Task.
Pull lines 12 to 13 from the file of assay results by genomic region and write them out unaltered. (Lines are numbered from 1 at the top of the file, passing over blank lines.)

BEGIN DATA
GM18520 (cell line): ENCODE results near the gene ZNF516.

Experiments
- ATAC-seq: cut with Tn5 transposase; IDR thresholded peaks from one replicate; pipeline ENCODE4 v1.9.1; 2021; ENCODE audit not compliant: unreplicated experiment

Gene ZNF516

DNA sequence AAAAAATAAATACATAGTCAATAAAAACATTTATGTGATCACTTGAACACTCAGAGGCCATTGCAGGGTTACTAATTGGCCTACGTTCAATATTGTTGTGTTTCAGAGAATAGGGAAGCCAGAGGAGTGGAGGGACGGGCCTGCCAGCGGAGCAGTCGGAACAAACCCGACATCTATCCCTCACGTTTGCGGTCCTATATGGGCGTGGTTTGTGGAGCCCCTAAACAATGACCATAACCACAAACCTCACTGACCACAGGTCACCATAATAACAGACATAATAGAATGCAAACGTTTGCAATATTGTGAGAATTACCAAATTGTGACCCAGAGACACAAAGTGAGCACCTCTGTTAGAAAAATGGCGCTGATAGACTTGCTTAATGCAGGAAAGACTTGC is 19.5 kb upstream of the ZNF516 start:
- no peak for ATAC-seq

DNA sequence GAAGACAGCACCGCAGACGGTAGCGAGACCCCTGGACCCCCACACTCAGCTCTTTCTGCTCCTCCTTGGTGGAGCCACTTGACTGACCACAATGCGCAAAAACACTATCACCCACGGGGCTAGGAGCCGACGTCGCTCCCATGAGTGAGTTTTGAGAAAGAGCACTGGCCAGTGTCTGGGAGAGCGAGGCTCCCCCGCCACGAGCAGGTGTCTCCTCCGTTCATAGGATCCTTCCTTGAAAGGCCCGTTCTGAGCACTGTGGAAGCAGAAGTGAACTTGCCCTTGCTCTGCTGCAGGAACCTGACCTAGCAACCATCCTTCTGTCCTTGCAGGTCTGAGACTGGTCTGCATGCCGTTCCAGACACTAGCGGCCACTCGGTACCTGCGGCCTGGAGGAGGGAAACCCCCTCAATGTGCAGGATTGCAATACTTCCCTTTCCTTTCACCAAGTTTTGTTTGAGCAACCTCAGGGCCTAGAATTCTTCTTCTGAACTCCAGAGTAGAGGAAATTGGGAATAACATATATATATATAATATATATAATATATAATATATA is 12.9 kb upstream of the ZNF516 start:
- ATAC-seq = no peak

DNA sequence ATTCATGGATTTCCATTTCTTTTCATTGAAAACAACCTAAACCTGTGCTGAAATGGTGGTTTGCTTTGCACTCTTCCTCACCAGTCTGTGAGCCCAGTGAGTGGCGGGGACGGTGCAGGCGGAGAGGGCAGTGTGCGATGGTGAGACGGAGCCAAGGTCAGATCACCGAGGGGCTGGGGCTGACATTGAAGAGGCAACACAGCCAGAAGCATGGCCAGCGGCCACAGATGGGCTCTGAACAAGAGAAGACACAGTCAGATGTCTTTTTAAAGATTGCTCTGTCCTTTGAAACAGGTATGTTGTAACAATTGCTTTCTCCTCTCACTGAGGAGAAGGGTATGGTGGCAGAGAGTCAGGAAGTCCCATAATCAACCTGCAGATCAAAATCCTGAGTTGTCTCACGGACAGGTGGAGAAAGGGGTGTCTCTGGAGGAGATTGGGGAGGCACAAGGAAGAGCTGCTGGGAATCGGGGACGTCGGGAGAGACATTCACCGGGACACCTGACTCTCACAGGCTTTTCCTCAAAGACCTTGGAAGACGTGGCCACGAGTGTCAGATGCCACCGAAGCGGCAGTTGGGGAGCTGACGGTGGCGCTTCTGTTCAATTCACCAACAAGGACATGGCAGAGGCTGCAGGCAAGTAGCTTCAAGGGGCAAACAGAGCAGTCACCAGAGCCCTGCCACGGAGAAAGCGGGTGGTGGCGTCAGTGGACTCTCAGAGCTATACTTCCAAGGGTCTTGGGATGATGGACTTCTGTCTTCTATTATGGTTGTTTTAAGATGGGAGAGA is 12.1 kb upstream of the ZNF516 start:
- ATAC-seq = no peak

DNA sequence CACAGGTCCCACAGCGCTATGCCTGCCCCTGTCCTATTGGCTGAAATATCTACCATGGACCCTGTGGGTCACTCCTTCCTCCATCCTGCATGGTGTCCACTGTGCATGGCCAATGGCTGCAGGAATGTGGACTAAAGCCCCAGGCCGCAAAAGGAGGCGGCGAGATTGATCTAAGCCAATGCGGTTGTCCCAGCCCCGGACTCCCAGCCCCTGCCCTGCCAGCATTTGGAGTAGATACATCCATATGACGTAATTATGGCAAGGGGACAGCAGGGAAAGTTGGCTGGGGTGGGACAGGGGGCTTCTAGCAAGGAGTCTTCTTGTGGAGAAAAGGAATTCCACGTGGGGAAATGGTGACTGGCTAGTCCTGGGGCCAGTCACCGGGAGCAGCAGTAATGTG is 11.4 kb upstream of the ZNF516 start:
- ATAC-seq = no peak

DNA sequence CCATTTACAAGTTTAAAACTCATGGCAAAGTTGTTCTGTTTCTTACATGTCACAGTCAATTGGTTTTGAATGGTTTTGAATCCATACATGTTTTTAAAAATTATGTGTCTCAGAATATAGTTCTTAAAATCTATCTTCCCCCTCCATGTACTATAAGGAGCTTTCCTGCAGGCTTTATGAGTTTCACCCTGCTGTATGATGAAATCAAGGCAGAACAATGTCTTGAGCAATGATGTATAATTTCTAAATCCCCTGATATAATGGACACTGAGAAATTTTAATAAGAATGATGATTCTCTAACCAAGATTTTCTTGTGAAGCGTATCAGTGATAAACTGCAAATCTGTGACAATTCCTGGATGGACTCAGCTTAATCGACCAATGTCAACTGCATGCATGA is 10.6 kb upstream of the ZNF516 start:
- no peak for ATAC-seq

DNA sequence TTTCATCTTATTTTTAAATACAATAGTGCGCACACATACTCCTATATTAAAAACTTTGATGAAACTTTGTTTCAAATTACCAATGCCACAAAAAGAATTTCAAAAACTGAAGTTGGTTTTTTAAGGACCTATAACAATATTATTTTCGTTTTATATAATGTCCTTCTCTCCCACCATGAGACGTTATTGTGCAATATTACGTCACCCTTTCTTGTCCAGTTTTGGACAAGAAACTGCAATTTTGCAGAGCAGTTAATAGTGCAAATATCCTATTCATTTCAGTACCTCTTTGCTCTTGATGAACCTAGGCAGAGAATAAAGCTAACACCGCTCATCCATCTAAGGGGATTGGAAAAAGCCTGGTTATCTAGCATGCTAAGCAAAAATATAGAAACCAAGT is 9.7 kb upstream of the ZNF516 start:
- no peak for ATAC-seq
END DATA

- ATAC-seq = no peak

DNA sequence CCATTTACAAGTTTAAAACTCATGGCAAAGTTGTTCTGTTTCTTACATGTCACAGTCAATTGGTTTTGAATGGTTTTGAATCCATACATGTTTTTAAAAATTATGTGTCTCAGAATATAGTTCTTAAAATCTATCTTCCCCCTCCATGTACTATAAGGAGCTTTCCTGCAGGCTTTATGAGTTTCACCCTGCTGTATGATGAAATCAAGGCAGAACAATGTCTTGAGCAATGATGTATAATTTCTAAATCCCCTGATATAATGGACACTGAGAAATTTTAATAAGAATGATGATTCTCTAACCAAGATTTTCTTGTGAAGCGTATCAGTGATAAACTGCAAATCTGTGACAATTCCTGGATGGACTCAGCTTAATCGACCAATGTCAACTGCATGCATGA is 10.6 kb upstream of the ZNF516 start: